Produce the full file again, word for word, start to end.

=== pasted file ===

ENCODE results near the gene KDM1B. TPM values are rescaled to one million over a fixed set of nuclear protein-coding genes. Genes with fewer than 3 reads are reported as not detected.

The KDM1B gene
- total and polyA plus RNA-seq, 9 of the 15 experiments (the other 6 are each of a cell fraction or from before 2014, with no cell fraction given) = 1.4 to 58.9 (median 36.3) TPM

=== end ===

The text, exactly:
ENCODE results near the gene KDM1B. TPM values are rescaled to one million over a fixed set of nuclear protein-coding genes. Genes with fewer than 3 reads are reported as not detected.

The KDM1B gene
- total and polyA plus RNA-seq, 9 of the 15 experiments (the other 6 are each of a cell fraction or from before 2014, with no cell fraction given) = 1.4 to 58.9 (median 36.3) TPM